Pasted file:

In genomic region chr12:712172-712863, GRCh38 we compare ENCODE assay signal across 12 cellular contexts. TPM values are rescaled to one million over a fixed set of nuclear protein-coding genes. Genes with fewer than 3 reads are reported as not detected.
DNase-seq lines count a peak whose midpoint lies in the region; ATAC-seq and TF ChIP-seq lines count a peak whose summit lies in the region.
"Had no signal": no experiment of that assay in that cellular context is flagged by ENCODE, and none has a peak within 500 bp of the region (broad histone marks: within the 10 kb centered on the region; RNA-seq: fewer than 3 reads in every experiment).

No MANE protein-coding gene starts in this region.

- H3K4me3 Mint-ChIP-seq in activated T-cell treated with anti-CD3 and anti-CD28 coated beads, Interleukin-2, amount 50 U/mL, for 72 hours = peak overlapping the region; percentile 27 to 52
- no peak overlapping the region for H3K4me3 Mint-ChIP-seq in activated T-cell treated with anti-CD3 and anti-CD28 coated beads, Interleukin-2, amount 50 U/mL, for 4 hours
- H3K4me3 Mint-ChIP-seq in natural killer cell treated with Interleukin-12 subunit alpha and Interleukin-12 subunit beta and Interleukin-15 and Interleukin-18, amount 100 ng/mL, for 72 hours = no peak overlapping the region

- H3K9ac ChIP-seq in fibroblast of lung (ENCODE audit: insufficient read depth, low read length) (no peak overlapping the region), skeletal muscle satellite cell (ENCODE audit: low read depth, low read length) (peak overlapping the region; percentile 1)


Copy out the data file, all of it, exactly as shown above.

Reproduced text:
In genomic region chr12:712172-712863, GRCh38 we compare ENCODE assay signal across 12 cellular contexts. TPM values are rescaled to one million over a fixed set of nuclear protein-coding genes. Genes with fewer than 3 reads are reported as not detected.
DNase-seq lines count a peak whose midpoint lies in the region; ATAC-seq and TF ChIP-seq lines count a peak whose summit lies in the region.
"Had no signal": no experiment of that assay in that cellular context is flagged by ENCODE, and none has a peak within 500 bp of the region (broad histone marks: within the 10 kb centered on the region; RNA-seq: fewer than 3 reads in every experiment).

No MANE protein-coding gene starts in this region.

- H3K4me3 Mint-ChIP-seq in activated T-cell treated with anti-CD3 and anti-CD28 coated beads, Interleukin-2, amount 50 U/mL, for 72 hours = peak overlapping the region; percentile 27 to 52
- no peak overlapping the region for H3K4me3 Mint-ChIP-seq in activated T-cell treated with anti-CD3 and anti-CD28 coated beads, Interleukin-2, amount 50 U/mL, for 4 hours
- H3K4me3 Mint-ChIP-seq in natural killer cell treated with Interleukin-12 subunit alpha and Interleukin-12 subunit beta and Interleukin-15 and Interleukin-18, amount 100 ng/mL, for 72 hours = no peak overlapping the region

- H3K9ac ChIP-seq in fibroblast of lung (ENCODE audit: insufficient read depth, low read length) (no peak overlapping the region), skeletal muscle satellite cell (ENCODE audit: low read depth, low read length) (peak overlapping the region; percentile 1)